“The shared mass spectrometry lab is definitely unique on campus. Bringing most of the instruments out of individual labs in different departments and putting them into a common space builds a collaborative, stimulating research environment,” says Dr. McDonald, who runs a similar laboratory that specializes in lipids in the Center for Human Nutrition.
The MPC also has instruments in the shared space for fee-for-service mass spectrometry-based analyses. For more information, contact Dr. Gordillo.
Biochemistry Chair Dr. Margaret Phillips, Professor of Biochemistry and Pharmacology, says her Department moved several instruments into the mass spectrometry laboratory and shares excess capacity with researchers outside the Department.
“One instrument allows us to assess levels of metabolites in a sample from a range of about 150 soluble ones that the instrument has been trained to recognize, such as amino acids. The lipid mass spectrometry lab that Dr. McDonald runs in the Center for Human Nutrition has the ability to measure nonsoluble lipids and their metabolites, so between us we have a range of capabilities,” Dr. Phillips says.
“We also have an exact mass instrument, a form of mass spectrometry that allows biochemists to perform untargeted metabolomics, chemists to confirm the identity of compounds they synthesize, and pharmacologists to study how drugs are metabolized,” she says.
Sensitivity and speed
Dr. McDonald says the biggest improvements in mass spectrometry over the last 10 years have come in sensitivity – the ability to detect lower and lower levels of lipids such as triglycerides, phospholipids, and sphingolipids – as well as the speed with which one can make the measurements. Advances include moving into stable, nonradioactive labeling based on deuterium (heavy water), which is safer, more specific, and less expensive than tritium and could ultimately lead to measurements taken directly on patients.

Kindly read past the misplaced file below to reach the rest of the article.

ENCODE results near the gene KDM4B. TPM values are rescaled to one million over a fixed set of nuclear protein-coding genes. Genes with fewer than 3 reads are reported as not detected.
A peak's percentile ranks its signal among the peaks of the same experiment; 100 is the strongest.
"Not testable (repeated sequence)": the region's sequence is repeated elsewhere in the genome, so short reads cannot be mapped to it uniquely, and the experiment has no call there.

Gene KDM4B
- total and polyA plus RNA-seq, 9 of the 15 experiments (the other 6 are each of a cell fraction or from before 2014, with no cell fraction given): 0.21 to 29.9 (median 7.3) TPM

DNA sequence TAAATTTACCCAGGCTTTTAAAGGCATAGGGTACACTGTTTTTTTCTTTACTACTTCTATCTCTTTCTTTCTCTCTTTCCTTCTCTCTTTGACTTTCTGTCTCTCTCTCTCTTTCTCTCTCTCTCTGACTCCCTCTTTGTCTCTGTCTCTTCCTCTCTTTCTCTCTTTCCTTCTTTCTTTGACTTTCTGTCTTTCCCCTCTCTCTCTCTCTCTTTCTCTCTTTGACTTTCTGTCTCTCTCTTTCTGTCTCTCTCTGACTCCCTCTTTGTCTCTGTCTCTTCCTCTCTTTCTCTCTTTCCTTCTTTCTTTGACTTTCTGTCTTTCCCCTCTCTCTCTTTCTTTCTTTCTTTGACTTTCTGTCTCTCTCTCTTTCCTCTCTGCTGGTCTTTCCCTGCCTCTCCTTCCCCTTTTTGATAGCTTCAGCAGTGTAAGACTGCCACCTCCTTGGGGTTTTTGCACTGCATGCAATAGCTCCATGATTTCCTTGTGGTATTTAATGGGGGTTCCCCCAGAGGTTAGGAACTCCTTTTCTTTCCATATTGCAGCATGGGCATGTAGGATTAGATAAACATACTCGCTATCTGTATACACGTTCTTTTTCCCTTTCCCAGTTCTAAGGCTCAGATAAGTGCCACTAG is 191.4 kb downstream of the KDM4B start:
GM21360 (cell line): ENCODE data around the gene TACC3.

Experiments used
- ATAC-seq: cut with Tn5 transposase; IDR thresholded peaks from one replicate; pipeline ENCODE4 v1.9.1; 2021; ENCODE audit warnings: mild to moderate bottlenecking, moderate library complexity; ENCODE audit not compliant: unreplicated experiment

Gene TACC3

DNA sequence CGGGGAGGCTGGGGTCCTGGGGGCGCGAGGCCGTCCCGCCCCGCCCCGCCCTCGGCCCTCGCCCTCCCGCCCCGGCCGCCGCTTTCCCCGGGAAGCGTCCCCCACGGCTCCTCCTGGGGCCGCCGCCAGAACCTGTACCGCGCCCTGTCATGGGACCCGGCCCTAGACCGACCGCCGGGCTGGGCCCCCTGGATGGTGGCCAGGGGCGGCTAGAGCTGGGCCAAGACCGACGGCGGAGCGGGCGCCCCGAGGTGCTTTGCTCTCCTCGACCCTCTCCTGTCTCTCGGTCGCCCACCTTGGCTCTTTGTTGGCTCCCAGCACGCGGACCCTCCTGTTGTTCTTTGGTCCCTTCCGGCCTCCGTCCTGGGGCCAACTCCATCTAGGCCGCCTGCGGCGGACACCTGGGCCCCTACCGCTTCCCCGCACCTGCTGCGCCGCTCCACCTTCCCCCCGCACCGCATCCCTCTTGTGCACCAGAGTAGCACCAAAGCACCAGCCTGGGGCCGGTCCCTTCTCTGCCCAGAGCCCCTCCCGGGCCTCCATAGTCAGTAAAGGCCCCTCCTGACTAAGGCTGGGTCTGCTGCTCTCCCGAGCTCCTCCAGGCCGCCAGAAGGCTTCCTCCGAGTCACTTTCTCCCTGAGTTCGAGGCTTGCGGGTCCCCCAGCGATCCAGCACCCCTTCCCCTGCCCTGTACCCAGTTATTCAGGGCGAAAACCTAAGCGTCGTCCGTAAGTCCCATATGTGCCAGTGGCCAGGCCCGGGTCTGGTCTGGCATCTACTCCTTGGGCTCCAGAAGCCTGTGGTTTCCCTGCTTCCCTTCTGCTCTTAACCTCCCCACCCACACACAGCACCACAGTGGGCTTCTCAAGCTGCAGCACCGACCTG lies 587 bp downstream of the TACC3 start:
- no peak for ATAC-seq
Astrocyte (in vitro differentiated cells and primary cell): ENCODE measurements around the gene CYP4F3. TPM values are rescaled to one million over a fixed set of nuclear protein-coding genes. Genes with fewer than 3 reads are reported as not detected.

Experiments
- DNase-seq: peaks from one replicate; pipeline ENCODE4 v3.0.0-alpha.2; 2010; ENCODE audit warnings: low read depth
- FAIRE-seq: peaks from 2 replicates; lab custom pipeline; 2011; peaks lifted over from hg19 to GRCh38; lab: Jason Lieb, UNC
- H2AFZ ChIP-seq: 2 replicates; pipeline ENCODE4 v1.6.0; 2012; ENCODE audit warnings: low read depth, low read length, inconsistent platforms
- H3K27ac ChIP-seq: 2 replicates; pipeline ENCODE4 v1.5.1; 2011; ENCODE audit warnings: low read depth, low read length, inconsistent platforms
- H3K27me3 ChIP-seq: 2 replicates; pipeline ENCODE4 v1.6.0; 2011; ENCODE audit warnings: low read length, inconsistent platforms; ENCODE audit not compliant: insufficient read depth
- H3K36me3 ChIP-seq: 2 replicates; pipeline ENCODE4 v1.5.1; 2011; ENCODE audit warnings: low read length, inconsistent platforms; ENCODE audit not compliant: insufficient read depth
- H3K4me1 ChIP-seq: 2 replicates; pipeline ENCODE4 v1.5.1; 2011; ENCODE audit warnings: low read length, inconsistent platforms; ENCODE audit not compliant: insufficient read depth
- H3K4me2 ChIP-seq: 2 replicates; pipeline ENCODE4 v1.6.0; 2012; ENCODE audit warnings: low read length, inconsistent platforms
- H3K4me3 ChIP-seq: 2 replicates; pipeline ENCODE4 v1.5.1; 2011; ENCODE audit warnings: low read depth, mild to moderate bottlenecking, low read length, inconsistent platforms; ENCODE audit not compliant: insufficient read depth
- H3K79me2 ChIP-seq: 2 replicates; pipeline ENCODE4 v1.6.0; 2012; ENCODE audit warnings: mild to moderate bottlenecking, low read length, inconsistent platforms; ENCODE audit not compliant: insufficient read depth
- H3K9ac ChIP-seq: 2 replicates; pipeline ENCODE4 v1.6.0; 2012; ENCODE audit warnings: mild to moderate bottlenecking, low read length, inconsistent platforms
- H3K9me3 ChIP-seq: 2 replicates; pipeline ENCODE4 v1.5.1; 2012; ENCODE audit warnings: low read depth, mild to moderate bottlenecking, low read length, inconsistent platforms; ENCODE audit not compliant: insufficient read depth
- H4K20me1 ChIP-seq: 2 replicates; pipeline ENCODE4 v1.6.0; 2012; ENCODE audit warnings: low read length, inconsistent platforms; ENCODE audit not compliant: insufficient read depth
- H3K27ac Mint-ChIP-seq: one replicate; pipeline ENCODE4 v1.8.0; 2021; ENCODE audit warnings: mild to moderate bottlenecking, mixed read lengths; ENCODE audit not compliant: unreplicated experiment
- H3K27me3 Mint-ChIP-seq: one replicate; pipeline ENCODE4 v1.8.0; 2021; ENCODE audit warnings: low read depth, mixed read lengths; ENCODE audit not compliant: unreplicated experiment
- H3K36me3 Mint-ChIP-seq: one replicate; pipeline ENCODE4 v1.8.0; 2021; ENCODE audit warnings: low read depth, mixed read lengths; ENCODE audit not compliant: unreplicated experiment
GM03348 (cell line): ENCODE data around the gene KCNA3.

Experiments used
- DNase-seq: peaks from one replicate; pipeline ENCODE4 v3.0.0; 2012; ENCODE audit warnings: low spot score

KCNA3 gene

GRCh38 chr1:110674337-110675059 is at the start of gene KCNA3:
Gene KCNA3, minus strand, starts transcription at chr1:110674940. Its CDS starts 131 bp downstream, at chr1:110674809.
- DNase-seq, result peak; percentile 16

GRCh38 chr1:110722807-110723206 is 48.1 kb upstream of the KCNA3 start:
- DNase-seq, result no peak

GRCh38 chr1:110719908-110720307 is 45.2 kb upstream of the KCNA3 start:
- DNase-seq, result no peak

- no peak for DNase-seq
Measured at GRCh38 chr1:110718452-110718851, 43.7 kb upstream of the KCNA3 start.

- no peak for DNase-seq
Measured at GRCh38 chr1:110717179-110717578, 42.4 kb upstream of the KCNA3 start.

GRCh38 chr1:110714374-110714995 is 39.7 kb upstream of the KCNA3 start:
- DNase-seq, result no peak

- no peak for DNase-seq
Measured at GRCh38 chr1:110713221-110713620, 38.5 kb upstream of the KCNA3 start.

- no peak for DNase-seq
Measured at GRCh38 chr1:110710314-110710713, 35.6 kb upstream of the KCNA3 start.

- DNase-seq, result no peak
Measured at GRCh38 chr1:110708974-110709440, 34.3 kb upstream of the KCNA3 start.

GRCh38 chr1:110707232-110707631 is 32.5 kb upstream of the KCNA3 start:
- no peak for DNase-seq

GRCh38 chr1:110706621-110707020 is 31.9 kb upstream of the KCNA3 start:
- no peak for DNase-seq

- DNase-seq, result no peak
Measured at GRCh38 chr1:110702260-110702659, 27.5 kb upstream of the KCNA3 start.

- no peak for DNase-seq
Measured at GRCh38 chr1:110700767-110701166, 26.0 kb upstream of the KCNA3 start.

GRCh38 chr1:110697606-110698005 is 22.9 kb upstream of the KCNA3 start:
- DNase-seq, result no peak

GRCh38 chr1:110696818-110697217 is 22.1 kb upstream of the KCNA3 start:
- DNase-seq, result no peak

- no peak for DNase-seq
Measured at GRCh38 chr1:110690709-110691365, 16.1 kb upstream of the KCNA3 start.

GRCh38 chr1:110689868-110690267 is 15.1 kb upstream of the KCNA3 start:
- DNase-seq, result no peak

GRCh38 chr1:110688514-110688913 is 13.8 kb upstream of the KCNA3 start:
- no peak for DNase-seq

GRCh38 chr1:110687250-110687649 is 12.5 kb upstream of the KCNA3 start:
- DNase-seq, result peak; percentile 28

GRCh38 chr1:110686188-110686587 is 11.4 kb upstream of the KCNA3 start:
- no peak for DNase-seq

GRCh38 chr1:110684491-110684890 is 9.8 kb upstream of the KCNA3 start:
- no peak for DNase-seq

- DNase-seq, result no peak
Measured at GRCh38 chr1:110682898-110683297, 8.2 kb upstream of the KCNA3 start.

“Now we are developing techniques to measure flux and changes in lipids in ways that have never been done before.”
Dr. Matthew Mitsche, Assistant Professor in the Center for Human Nutrition and of Molecular Genetics, is the primary driver behind advanced flux workflows using ultrahigh resolution techniques. A former postdoctoral researcher in the Hobbs/Cohen laboratory, Dr. Mitsche has a background in chemical engineering, biophysics, lipid physiology, and mass spectrometry that makes him uniquely qualified to pursue this line of research, Dr. McDonald says.
“The lipid mass spectrometry lab provides collaborative resources for researchers in the Center for Human Nutrition and also in the UTSW community to do lipidomics research studying how lipids function in biological models,” he says.
“Now we are developing techniques to measure flux and changes in lipids in ways that have never been done before. We are doing these flux experiments in cell and mouse models today,” Dr. McDonald says. “And we are adding another instrument that will increase our capabilities to measure flux in simple lipids in complex experiments in animals and potentially humans.”
Dr. Elmquist holds the Carl H. Westcott Distinguished Chair in Medical Research and the Maclin Family Distinguished Professorship in Medical Science, in Honor of Dr. Roy A. Brinkley.
Dr. Horton is Director of the Center for Human Nutrition and Professor of Internal Medicine and Molecular Genetics. He holds the Distinguished Chair in Human Nutrition, the Center for Human Nutrition Director’s Endowed Chair, the Scott Grundy Director’s Chair, and The Dr. Robert C. and Veronica Atkins Chair in Obesity & Diabetes Research.
Dr. Phillips holds The Sam G. Winstead and F. Andrew Bell Distinguished Chair in Biochemistry.
Dr. Scherer is Director of the Touchstone Center for Diabetes Research and Professor of Internal Medicine and Cell Biology. He holds the Gifford O. Touchstone, Jr. and Randolph G. Touchstone Distinguished Chair in Diabetes Research.